Are we worried about becoming irrelevant?

I asked a group of people yesterday if we were worried about becoming irrelevant and the response has stuck with me. We were talking about the big push in K12 for 1:1 computing. As the discussion unfolded I threw it out there and asked at what point do we become irrelevant if we don’t meet the needs of learners coming from 1:1 schools and if we aren’t preparing our graduates enough for teaching in a 1:1 school? Nothing specific about the response from the people in the room stood out, but rather it was more what wasn’t said. The looks on some people’s faces said more. It felt as if some in the room thought that what I said was absurd or that I’m out of touch with the demands of the higher education classroom.

But here’s the thing, I can see a future where students either transfer away or simply don’t attend colleges and universities that don’t create the type of learning environments where students can work together with other students and experts to solve real problems. The needs of students are changing. They have different interests, different learning preferences, and they aren’t afraid to shop around for education that meets their needs.

As we talked yesterday, one thing that came up was that a number of the 1:1 schools in Iowa aren’t being effective, which I can’t argue with. I know there are schools in the state that just bought a bunch of computers, gave them to the students, and hoped for the best. But, there are a lot of schools that are doing amazing things with the technology, whether they have 1:1 or not. They are implementing learning environments where students are the focus, not the teacher. The students are doing all the work. The students are guiding their own learning. Is it happening everywhere? No. Does that mean we shouldn’t respond, knowing that this type of learning is best practice? No. We need to respond and respond loudly. But we aren’t. Most colleges and universities aren’t, or if they are, we don’t hear their stories. I know we get hung up on the technology and how that is only going to distract from learning. But what if it doesn’t or even better, what if it does distract? Not from learning, but from the way we used to learn. What if learning changes?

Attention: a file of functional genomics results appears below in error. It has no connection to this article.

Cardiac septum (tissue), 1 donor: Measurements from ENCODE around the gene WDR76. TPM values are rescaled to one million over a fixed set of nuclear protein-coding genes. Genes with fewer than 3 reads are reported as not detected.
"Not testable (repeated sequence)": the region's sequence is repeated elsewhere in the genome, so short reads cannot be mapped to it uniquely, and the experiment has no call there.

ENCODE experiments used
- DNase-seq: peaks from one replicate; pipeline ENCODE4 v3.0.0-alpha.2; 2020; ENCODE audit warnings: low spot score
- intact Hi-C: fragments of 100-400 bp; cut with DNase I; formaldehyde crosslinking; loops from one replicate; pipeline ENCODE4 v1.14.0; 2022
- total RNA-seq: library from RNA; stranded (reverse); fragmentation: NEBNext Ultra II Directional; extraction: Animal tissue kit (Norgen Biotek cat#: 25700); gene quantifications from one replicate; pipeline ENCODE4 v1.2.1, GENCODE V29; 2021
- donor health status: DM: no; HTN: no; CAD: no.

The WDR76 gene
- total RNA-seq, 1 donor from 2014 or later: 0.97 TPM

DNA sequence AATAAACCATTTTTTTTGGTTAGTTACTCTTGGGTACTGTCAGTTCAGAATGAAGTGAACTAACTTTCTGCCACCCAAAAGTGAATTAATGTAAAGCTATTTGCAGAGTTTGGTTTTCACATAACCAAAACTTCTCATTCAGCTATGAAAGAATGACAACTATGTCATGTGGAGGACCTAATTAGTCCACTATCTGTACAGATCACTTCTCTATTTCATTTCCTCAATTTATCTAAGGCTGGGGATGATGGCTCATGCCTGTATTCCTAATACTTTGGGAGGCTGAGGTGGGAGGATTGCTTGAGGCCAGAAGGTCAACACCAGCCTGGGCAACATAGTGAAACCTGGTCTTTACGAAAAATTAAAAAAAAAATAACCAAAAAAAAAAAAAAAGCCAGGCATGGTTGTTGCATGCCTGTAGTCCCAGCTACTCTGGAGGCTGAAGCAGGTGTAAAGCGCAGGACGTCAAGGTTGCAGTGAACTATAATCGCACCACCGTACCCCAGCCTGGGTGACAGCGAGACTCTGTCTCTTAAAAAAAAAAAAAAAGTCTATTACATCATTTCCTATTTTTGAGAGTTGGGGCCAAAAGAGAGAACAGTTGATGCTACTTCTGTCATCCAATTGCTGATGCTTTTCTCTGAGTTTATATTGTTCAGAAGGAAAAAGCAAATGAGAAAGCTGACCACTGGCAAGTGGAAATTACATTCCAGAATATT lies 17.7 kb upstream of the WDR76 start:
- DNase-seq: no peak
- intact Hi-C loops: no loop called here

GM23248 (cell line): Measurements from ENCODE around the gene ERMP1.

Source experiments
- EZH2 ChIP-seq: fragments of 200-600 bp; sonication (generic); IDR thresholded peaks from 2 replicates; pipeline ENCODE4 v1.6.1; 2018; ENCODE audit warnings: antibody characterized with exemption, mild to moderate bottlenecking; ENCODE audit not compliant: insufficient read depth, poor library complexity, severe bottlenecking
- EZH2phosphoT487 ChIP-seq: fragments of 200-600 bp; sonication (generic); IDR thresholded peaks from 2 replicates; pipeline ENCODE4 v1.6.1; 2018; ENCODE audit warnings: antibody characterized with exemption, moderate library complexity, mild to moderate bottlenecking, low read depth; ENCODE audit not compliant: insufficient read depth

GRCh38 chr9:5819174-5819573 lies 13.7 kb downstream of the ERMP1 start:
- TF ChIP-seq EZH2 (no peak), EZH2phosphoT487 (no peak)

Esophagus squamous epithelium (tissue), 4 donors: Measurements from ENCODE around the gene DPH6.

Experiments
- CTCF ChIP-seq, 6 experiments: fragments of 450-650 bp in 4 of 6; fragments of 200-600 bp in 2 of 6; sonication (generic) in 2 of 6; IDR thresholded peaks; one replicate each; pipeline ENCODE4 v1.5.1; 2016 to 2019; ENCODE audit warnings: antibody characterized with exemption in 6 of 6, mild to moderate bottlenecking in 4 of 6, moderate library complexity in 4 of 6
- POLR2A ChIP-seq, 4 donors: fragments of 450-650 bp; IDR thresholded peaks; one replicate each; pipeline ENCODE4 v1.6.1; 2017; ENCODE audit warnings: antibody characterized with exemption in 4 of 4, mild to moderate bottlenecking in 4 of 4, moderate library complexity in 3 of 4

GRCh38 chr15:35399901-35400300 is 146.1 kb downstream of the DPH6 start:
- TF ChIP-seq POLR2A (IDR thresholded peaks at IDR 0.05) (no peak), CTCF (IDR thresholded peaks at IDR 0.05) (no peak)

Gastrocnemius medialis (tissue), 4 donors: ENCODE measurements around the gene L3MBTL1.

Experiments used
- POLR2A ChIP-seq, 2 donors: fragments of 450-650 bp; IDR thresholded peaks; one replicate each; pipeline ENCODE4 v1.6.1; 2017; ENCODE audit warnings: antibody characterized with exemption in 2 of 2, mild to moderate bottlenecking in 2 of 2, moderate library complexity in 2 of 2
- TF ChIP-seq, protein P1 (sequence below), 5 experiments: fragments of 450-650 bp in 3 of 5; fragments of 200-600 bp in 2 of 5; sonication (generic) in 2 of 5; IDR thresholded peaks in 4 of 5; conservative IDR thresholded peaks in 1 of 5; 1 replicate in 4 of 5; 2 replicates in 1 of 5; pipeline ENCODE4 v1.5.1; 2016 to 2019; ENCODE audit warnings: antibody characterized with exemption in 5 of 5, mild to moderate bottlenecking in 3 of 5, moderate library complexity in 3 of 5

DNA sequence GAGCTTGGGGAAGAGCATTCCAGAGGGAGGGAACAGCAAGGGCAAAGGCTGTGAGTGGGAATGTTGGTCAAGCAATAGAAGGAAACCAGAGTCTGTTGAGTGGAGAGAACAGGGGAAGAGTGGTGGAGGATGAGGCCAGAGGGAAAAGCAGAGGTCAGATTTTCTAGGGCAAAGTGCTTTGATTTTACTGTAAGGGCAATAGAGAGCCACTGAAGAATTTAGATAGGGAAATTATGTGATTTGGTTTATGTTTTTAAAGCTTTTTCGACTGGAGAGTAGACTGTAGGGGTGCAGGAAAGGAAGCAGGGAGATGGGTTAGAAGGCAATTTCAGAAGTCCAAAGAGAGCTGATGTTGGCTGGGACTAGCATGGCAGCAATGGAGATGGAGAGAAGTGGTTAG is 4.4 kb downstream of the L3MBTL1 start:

I’m in a curriculum theory and development course right now and something we’ve been talking about is that the curriculum should reflect three distinct groups: the subject matter, society, and the learner. My concern isn’t that instructors aren’t teaching their content well, but rather that they might not be considering the needs of society and the learner. They are experts for sure. There’s no debating that. However, how they leverage their expertise depends on their consideration of the learners and the society in which we all live. These things do effect the way we use our expertise. But for many instructors, they are teaching to the past without look towards the needs of the future or even the present. I think we’ve been too quick to discount the latest generation. They are unique and with that have unique needs considering the changing landscape within which we live.

So how are we going to respond?



What does it really mean to be 1:1?

I’ve been struggling with something lately.  I’ve been confronted by a variety of sources about the true nature of 1:1 computing in education.  The argument I’ve been presented with is that many of the things advocates of 1:1 say are benefits were really available before 1:1 computing.  Some of these include: authentic learning experiences, student-centered instruction, collaboration, differentiated instruction, and so on.  I too have advocated for these as benefits of 1:1, but having interacted with a varying viewpoint, I’m left wondering what it really means to be 1:1?